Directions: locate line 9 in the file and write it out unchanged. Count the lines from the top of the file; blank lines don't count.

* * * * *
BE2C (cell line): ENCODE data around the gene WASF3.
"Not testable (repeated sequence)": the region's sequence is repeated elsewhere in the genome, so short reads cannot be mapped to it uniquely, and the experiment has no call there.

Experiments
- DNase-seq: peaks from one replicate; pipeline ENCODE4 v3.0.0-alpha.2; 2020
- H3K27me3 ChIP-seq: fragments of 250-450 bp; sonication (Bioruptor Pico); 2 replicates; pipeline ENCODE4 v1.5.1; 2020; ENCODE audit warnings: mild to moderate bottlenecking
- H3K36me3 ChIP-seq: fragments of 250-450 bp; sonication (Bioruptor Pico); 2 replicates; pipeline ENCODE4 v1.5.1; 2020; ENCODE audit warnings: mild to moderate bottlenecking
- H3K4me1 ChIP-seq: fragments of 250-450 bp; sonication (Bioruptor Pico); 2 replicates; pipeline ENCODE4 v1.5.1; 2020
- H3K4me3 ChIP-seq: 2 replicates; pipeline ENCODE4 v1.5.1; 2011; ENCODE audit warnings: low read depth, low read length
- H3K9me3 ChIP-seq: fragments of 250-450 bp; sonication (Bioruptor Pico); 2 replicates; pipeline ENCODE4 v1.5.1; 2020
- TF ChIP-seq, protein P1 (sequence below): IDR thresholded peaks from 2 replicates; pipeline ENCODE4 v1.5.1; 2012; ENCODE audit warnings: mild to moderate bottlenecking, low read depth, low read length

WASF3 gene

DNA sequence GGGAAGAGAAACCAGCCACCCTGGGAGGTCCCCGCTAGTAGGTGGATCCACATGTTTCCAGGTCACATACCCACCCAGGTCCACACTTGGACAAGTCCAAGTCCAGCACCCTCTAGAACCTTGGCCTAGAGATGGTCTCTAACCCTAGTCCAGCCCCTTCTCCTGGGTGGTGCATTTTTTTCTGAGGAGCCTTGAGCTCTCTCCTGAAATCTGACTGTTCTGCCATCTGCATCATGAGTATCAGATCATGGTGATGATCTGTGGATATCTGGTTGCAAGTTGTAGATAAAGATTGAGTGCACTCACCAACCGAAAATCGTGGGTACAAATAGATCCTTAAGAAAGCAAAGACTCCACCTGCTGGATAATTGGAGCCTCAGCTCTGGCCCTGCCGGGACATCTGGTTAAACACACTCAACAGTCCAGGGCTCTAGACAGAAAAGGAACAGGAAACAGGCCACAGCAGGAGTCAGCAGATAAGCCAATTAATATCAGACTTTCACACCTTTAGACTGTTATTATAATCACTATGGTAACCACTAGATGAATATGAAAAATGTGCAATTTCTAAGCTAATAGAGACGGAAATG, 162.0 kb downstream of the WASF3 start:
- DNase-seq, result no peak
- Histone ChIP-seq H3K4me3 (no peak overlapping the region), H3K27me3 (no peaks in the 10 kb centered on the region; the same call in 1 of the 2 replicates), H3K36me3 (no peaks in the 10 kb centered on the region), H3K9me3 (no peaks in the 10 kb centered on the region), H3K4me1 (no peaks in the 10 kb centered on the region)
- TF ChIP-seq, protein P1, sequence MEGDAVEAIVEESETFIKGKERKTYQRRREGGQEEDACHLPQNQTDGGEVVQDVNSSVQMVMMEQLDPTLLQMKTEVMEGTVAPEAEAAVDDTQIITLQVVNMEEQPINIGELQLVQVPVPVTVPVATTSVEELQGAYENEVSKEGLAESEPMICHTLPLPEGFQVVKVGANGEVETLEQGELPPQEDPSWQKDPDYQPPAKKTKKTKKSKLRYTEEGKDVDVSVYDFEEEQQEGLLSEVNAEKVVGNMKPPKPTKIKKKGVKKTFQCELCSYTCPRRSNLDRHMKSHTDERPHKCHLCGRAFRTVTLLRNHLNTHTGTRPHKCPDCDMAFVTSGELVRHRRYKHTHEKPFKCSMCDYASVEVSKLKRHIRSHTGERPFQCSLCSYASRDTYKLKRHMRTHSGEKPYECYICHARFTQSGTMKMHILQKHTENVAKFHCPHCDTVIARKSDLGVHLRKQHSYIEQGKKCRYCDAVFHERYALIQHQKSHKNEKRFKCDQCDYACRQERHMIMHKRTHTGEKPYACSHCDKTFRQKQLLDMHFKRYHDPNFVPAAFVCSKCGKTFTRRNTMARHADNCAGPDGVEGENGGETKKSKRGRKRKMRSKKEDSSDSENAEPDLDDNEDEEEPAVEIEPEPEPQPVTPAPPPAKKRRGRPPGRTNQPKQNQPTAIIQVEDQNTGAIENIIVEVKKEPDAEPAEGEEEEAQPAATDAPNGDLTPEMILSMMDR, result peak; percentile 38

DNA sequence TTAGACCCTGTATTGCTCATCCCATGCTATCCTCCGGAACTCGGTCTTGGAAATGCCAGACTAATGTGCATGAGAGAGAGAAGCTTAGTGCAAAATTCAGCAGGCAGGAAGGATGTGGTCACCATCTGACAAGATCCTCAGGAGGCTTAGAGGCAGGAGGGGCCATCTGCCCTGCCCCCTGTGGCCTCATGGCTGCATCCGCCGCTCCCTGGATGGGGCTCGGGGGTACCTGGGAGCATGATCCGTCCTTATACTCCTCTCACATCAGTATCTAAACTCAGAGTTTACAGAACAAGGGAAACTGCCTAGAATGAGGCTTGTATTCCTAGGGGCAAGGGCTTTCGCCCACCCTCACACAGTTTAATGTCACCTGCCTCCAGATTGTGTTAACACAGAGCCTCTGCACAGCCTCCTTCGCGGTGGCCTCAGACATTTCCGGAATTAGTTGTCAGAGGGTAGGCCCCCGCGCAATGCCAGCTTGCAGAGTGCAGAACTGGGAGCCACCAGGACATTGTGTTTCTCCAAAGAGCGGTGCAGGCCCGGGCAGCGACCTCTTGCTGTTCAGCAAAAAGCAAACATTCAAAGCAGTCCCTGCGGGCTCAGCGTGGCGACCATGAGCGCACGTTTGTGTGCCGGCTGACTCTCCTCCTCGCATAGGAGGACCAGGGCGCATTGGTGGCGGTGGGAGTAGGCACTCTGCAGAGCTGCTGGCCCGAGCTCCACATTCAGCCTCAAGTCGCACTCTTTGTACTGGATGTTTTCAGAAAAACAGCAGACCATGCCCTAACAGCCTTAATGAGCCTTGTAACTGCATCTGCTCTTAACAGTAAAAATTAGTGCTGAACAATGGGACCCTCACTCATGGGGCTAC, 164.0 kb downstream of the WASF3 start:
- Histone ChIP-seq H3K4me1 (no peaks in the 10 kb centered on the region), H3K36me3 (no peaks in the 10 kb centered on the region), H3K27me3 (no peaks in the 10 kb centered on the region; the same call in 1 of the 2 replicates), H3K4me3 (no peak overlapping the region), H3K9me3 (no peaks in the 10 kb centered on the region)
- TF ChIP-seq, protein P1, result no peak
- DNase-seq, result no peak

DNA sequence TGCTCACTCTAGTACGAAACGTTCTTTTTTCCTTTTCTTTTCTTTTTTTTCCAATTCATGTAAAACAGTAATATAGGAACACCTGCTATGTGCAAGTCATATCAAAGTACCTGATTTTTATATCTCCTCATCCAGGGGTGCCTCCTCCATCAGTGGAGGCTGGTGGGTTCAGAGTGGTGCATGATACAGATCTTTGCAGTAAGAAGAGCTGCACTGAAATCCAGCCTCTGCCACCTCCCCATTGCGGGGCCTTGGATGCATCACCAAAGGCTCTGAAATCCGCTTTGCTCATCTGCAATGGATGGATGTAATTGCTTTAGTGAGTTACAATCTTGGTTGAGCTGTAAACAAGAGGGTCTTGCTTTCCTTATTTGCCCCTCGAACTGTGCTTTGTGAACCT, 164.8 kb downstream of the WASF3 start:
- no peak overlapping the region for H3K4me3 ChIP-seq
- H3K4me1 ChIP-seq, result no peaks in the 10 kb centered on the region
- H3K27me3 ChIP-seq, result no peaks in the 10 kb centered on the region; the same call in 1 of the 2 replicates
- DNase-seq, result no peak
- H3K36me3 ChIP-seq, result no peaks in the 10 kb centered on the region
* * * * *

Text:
- H3K9me3 ChIP-seq: fragments of 250-450 bp; sonication (Bioruptor Pico); 2 replicates; pipeline ENCODE4 v1.5.1; 2020